Whole School Reform
Teachers’ work and student learning occur in actually existing schools. In which case any sustainable reforms that might be made to classroom practice to improve student achievement are negotiated at the school level. No matter whose reform ideas are to ‘implemented’, all reforms are enacted in the realities of life in schools. Each school has its own unique ‘scheme of interpretation’ (Garfinkel, 1967, p. 36) through which classroom life can and is made recognizable and intelligible. Or put simply, all schools sustain their own rationality or logics, that informs local classroom practices. Classroom practices and specifically pedagogies arise in response to locally diagnosed problems that emerge out of the practical reasoning at the local school level. Those working in schools use the resources available within the school to solve their own problems. Pedagogy then, develops in response to the question: what does [my] pedagogy have to do? Such a question focuses our attention on what pedagogy has to do in specific ‘local’ contexts, and in response to existential problems such as, with this group of students, working with these classroom resources (such as technology and or available texts) which means responding practically to the needs of complex school communities.
There are many versions of theories of whole school change. Of note is Tyack and Tobin’s (1994) grammar of schooling’ which was developed in order to understand why schools have been so ‘hard to change’. An alternative approach is advanced by Smyth and Hattam (with others) (Smyth & Hattam, 2002; Smyth et al, 2003). Their approach, following the National Schools Network (Harradine, 1996) proposes a school cartography:
involving three inter-related moments or aspects: re-structuring, which includes changes at the organisational level to such things as the use of time and space, groupings of staff and students, staff roles, organisation of curriculum, and use of technology; re-culturing, involving changing values, beliefs, assumptions, habits, patterns of behaviour and relationships in school organisational culture; and changes to pedagogy, involving adaptations and transformations of classroom approaches to teaching and learning process and student outcomes. (Smyth et al, 2003, p. 181)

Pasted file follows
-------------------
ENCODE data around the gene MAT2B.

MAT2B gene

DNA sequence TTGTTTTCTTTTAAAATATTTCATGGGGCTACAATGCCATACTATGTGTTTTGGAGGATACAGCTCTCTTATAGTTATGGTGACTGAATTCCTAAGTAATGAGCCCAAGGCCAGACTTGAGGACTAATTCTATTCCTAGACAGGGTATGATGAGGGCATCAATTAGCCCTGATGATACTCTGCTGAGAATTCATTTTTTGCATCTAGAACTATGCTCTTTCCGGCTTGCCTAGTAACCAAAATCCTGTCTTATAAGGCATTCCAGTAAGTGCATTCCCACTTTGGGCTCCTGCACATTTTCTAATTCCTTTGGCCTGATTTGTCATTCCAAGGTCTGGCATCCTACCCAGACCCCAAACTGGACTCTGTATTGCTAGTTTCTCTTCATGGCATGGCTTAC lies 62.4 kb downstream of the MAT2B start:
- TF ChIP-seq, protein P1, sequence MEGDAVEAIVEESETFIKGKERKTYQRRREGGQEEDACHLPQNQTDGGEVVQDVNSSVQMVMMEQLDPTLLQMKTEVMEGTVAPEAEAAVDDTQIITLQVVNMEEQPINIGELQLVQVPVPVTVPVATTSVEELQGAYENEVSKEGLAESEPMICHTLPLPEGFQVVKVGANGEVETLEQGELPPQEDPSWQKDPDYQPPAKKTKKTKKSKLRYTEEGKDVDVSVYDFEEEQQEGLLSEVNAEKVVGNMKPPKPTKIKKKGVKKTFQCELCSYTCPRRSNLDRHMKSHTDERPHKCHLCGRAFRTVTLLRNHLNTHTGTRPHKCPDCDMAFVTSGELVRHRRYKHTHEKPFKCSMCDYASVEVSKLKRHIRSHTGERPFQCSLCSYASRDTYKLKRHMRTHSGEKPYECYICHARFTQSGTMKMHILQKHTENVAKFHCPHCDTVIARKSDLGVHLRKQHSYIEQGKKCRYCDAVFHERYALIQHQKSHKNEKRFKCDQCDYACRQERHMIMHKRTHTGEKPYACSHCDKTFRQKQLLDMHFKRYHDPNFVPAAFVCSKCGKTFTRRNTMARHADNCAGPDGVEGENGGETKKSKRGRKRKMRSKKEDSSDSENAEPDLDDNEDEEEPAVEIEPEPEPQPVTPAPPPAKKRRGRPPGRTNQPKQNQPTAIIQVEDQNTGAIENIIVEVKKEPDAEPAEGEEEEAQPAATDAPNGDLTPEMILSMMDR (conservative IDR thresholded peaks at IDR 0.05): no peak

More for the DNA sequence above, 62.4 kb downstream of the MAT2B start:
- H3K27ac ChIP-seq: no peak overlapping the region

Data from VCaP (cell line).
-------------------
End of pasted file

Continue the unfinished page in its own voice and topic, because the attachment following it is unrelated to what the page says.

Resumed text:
Another alternative was developed during the Disadvantaged Schools program in the 1980s and 1980s that still has some currency (Thomson, . In brief, whole school reform involves a coherence across school vision, curriculum and pedagogical change and professional development.
Connell, R., White, V. & Johnston, K. (1991) Running Twice as Hard : the Disadvantaged Schools Program in Australia. Geelong, Vic : Deakin University Press.
Garfinkel, H. (1967). Studies in Ethnomethodology. Cambridge, Polity Press.
Smyth, J. & Hattam, R. (2002). Early School Leaving and the Cultural Geography of High Schools. British Educational Research Journal 28(3): 375-397.
Smyth, J., McInerney, P. & Hattam, R. (2003) Tackling school leaving at its source: A case of reform in the middle years of schooling, British Journal of Sociology of Education 24(2): 177-198.
Thomson, P. (2002). Schooling the Rustbelt Kids: Making the Difference in Changing Times. Crows Nest, NSW, Allen & Unwin.
Tyack, D. and W. Tobin (1994). The ‘grammar’ of schooling: Why has it been so hard to change? American Educational Research Journal 31(3): 453-479.